New Orleans is credited with the invention of jazz and legend has it that it took place right here in Congo Square. Enslaved individuals would gather here on their day off and, having been brutally kidnapped from different places or force-bred and separated from their parents, would communicated through music more easily than words.
Years later, the grandson of enslaved individuals grew up here and discovered a passion for music. His name was Louis Armstrong and his legacy lives on.
Satchmofest! Loving Louis Armstrong
Every summer, Satchmofest comes to New Orleans. It's an easy access, music-filled festival held right in the heart of Treme and the French Quarter.
The purpose? To celebrate jazz and the life and work of Louis Armstrong. Discover what it's like to visit Satchmofest over here.
Honey Island Swamp. It's a curious name. Part sweet syrup, part fetid bog.
But whatever it was supposed to represent, I had a hard time picturing it in my mind from the colour and character of old New Orleans.
Just a short drive from New Orleans centre, it's a completely different story.
Here, glaring green is the name of the game, from the fronds that hang from the trees to the clover-like aquatic vegetation that drifts along the swamp's surface. Green moss clings to the bark-crusted branches and the bobbly backs of the gators that glide by.
Ah, yes. That's right. The gators.
Alligators. Big ones. Giant ones.
And, my. They can jump.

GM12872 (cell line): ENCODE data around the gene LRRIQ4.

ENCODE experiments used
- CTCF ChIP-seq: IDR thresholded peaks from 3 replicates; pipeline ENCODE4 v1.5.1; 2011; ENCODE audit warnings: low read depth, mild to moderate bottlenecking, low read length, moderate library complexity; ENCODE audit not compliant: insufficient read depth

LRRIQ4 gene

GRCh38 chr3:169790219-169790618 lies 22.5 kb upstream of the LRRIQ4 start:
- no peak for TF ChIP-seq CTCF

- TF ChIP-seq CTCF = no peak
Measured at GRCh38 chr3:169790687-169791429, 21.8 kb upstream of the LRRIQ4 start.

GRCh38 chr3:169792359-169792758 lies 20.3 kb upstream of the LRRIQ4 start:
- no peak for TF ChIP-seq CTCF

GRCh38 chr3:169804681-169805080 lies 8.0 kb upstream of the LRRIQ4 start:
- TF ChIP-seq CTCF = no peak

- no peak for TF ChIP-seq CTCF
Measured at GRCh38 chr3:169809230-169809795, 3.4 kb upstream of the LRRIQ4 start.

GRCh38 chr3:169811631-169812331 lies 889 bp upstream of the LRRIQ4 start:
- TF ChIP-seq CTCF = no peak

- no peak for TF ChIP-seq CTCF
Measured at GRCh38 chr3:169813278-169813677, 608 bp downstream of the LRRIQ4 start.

The innocence of growing up in Europe is coloured by the startling absence of animals ready to rip you to shreds.
Not that every swamp beast is a menace.
There were snuffling, gruffling black-skinned hogs. And furry racoons that impressed only me.
And, of course, this being New Orleans, there were stories of Katrina.
Striding through the the French Quarter, it was hard to imagine the threat of water.
On a flat-bottomed boat, hemmed in by green, the vulnerability was obvious.
So, too, did other characteristics that have built up the flavour of the city.
Swamps make it impossible to grow and store ingredients for traditional French cooking: a key step in the development of Creole cuisine.
Difficult vegetation fuelled the drive for manual labour, which fuelled the original import of slaves from Africa and across the Caribbean.
And, of course, swamps lead to mosquitoes and the diseases that they bear: a fact that led to the death of over 8000 poor Irish immigrants contracted to dig the New Basin Canal when the wealthy calculated their lives to be worth less than a well-trained slave.
And how all these different cultures and snippets of history mixed together to produce the music, the meals, and the modern multicultural blend of the nearby city of New Orleans.
And, although while less profound, the reality of the swamp illustrated the great need and desire for that piercingly cool air conditioning after all.
And why locals prefer to drive instead of walk.
Disclosure - I visited New Orleans as a guest of the New Orleans CVB.